There’s a minor thread satirising public school (every novel written by someone who went to public school has to criticise public school, it’s part of the contract). There’s comedy in the way that Paul, like all arrivals at Blackstone, has to undergo 4 weeks of solitary confinement but how, when the 4 weeks are up and he goes to see the governor, he surprises both him and the Chief Warden by asking if he can continue being in solitary. He finds it peaceful and thoughtful. After all:

anyone who has been to an English public school will always feel comparatively at home in prison. It is the people brought up in the gay intimacy of the slums, Paul learned, who find prison so soul-destroying. (p.188)

Egdon Heath and Captain Grimes

After a few months, Paul is transferred to the Convict Settlement at Egdon Heath, where the prisoners spend the day hacking rocks in a quarry. Here he meets none other than Captain Grimes. After faking his own death, he travelled incognito to London and was hoping to start a new life away from his two wives, but he was caught, charged, convicted and sentenced to 3 years for bigamy.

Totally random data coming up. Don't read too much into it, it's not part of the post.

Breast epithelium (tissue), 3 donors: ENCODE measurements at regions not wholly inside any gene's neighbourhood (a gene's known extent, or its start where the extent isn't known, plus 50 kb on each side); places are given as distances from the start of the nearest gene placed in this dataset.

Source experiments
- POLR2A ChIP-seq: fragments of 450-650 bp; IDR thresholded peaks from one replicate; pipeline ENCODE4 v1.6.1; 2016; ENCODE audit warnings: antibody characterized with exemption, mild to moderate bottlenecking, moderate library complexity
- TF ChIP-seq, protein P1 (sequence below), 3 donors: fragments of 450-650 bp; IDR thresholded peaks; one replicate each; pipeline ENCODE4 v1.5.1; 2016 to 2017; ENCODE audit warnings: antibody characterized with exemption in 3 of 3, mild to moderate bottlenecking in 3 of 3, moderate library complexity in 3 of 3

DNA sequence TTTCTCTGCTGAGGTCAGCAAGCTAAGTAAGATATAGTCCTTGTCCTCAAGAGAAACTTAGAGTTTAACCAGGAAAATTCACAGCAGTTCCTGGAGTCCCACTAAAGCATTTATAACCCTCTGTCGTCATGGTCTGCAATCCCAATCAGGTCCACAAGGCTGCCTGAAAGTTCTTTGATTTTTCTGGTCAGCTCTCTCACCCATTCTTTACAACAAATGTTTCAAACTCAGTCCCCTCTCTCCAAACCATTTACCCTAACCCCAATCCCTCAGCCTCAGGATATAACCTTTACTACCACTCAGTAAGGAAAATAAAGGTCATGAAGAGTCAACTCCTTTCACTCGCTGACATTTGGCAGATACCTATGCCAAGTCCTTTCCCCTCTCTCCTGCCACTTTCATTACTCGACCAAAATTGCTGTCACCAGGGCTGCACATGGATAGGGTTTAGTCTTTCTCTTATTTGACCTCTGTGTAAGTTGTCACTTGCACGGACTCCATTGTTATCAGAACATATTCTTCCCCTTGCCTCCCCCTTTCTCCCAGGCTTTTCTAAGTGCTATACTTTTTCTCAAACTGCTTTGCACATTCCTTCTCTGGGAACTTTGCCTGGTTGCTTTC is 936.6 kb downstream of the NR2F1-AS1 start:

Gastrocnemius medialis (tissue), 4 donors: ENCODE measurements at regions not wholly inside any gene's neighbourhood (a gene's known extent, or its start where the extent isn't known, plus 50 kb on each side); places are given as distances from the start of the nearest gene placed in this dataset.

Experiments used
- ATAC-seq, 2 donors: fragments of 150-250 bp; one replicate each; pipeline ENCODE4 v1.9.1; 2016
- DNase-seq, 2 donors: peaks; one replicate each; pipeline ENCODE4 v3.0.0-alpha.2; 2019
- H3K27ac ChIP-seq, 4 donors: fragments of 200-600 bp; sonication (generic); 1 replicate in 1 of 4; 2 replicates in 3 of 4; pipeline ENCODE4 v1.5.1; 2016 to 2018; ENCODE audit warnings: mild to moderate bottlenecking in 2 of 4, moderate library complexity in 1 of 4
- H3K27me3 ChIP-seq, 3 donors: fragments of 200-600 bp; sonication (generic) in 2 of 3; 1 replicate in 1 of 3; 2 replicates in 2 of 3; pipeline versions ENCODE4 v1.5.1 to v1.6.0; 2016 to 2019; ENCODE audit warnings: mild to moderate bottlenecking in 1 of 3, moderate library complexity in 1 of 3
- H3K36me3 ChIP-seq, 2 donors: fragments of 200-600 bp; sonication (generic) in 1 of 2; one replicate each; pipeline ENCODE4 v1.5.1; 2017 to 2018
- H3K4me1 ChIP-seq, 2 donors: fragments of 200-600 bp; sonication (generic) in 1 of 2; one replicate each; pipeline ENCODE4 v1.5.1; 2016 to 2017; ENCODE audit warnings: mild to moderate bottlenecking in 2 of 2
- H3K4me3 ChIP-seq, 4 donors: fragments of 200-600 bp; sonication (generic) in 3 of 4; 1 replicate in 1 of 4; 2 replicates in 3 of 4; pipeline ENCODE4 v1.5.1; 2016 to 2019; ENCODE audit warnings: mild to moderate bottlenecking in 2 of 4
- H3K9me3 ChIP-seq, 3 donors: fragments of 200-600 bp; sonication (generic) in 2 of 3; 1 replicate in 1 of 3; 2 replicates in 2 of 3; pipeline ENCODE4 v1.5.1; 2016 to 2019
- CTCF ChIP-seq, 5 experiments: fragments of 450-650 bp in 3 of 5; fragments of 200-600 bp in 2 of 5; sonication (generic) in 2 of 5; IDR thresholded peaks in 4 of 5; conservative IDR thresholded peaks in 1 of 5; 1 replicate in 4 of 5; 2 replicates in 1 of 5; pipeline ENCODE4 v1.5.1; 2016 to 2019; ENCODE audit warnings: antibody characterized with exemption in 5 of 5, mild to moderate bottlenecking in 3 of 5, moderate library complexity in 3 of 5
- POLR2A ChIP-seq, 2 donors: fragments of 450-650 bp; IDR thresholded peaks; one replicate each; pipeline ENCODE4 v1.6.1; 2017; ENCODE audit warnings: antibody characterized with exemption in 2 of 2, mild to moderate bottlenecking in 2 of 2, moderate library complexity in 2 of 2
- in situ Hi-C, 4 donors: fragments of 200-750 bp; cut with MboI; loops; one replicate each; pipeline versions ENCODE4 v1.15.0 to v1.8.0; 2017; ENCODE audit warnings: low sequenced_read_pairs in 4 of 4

On the train to Egdon a warder charitably shows him the day’s paper which happens to contain a big photo of Margot and the news that Peter has inherited the title of Earl of Pastmaster. While we were at King’s Thursday Peter somehow morphed in a few weeks from being a schoolboy to becoming the self-possessed young man who claimed to have set Paul and Margot up (though, as we know, Margot had her own motives in ‘hiring’ Paul to do her bidding). Now he is an Earl. He has aged far more than the time described in the novel, but then it is a panto.